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The first thoracic triumvirate
  1. Nicholas Hart1,
  2. Gisli Jenkins2,
  3. Alan Smyth3
  1. 1Lane Fox Respiratory Service, St Thomas' Hospital, Guy's & St Thomas' NHS Foundation Trust, UK
  2. 2Centre for Respiratory Research, University of Nottingham, Nottingham, UK
  3. 3Division of Child Health, Obstetrics & Gynaecology, University of Nottingham, Nottingham, UK
  1. Correspondence to Dr Nicholas Hart, Lane Fox Respiratory Service, St Thomas' Hospital, Guy's & St Thomas' NHS Foundation Trust, London SE1 7EH, UK; nicholas.hart{at}gstt.nhs.uk

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An editorial board delivering basic science, translational science and clinical trials across paediatrics and adults

We are incredibly proud and honoured to accept the position of Editors-in-Chief of Thorax. Thorax is the premier respiratory journal in the UK, and the official journal of the British Thoracic Society (BTS). It currently has an impact factor of 8.29, making it the third highest ranked respiratory journal in the world. We believe that Thorax has for many years reflected the strength of the British respiratory community publishing wide-ranging, high-calibre research across the translational spectrum. This view is supported by metrics showing that the UK has the highest H factor within Europe and the second highest H factor in the world after the USA. Furthermore, the UK is the third most cited country in the world, after the USA and China. The strong association with the BTS has been a major strength of the Journal because it represents the clinicians, clinical academics and scientists within respiratory medicine in the UK. We have ‘grown up’ with Thorax and the BTS and have seen how the Journal has grown from strength to strength under the strong, astute editorial guidance of a number of outstanding clinical academics, most recently Professors Andy Bush and Ian Pavord, and we are grateful to them for all the hard work they have done to ensure the continued success of the Journal.

In the rapidly evolving world of research dissemination and globalisation, we are acutely aware of the challenges that lie ahead to ensure the continued success of Thorax and the academic respiratory community. In the age of communication and information technology the world is a much smaller place and collaboration is as likely to occur across borders as institutional departments. Likewise the dissemination and impact of data generated needs to be relevant throughout the world. The proliferation of new journals, most notably The Lancet Respiratory Medicine, and alternative metrics means that this is an exciting time to take over at the helm of Thorax and we are looking forward to the challenge immensely.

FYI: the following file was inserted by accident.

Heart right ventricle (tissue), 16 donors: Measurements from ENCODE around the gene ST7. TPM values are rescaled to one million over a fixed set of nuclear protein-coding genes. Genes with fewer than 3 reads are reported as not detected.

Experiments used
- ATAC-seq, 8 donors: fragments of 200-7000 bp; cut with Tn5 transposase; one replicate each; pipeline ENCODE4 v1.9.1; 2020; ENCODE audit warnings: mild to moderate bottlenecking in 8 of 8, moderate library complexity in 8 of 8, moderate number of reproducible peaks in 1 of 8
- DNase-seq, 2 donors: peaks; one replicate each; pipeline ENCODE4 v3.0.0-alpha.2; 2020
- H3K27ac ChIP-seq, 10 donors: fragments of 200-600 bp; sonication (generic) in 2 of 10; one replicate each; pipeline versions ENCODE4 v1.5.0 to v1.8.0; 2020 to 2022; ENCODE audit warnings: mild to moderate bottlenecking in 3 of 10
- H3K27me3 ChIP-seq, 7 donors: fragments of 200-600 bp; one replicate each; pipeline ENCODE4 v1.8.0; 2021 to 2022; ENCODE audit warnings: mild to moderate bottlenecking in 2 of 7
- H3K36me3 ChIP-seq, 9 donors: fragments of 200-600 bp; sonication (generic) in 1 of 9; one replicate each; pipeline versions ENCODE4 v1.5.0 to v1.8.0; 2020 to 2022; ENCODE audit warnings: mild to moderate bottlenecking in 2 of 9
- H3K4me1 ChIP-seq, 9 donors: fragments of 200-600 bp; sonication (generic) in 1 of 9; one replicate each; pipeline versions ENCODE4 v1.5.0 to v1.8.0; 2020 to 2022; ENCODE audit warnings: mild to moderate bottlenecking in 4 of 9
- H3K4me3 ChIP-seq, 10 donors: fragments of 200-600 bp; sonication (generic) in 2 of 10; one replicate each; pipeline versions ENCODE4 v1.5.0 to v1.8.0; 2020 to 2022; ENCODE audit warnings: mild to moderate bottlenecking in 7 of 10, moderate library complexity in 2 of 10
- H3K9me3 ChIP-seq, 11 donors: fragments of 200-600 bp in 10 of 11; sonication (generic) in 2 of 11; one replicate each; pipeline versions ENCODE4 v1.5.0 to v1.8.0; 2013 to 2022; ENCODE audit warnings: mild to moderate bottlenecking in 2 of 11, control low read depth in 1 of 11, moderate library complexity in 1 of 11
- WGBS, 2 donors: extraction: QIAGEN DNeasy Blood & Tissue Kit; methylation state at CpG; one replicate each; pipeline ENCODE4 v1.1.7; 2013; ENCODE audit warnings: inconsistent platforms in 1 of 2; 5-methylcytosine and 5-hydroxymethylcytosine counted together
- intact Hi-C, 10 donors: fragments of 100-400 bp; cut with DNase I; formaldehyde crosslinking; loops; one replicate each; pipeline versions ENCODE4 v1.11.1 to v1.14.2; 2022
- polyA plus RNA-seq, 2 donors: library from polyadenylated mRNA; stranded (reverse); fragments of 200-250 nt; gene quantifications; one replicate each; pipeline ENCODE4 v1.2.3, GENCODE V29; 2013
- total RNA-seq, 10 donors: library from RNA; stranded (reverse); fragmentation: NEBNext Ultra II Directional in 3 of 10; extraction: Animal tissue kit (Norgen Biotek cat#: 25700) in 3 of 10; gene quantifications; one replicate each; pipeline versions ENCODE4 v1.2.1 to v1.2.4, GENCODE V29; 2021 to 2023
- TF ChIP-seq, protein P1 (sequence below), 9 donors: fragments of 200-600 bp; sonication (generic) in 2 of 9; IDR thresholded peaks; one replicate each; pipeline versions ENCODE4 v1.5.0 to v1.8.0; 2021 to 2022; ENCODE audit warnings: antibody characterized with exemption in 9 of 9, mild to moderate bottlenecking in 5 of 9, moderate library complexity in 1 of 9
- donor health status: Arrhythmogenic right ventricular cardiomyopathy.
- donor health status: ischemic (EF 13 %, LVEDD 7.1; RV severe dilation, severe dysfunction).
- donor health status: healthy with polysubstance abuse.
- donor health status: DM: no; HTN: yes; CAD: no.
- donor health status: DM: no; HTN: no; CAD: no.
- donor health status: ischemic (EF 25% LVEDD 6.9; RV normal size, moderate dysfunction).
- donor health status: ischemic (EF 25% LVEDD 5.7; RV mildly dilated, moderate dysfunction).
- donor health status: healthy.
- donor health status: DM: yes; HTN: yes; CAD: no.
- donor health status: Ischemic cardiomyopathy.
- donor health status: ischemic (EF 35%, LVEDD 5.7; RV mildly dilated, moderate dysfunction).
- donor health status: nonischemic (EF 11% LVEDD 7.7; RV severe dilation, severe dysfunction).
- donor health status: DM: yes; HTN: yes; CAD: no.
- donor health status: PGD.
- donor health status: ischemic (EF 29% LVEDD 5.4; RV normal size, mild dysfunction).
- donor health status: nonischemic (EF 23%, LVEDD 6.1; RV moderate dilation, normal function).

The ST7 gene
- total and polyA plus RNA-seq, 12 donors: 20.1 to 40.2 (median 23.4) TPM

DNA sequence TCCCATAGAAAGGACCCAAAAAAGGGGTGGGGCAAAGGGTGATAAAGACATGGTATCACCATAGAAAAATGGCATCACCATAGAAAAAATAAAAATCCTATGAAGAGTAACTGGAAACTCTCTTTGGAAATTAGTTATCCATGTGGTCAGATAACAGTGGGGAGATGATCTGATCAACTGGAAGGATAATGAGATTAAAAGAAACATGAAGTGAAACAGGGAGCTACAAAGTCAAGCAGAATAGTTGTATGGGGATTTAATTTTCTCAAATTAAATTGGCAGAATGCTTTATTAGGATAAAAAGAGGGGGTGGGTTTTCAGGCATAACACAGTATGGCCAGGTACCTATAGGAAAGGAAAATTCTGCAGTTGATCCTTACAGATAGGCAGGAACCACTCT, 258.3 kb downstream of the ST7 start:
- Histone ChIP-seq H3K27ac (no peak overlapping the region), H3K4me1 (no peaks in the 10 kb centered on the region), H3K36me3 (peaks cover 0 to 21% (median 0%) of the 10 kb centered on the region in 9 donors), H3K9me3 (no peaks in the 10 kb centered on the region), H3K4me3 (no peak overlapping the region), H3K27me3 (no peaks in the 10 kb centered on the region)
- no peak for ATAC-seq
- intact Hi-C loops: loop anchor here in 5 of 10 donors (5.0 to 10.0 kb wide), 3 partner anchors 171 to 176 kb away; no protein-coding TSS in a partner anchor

Our editorial policy aims to build upon the strengths that previous Editors have identified and introduce some changes that will ensure the success of the Journal and meet the needs of the academic community. Our ultimate goal is to prioritise the highest quality translational research and enhance the scope of Thorax by publishing more cutting edge basic science through to clinical trials and the highest quality systematic reviews. To encourage publication of high quality research papers we have increased the word limit for ‘Original Research’ to permit extra data and methodology to be included to promote the fundamental principles of repeatability and reproducibility. Similarly we have shifted the focus of the ‘Letters Section’ to encourage submission of letters containing data that replicates, or refutes, previously published data. We have therefore increased the word and data limits for submitted research letters. We will continue to publish clinically relevant manuscripts such as ‘Case Based Discussions’ and ‘Images in Clinical Medicine’ and high quality educational content but we will not pursue the publication of clinical audit and opinion letters.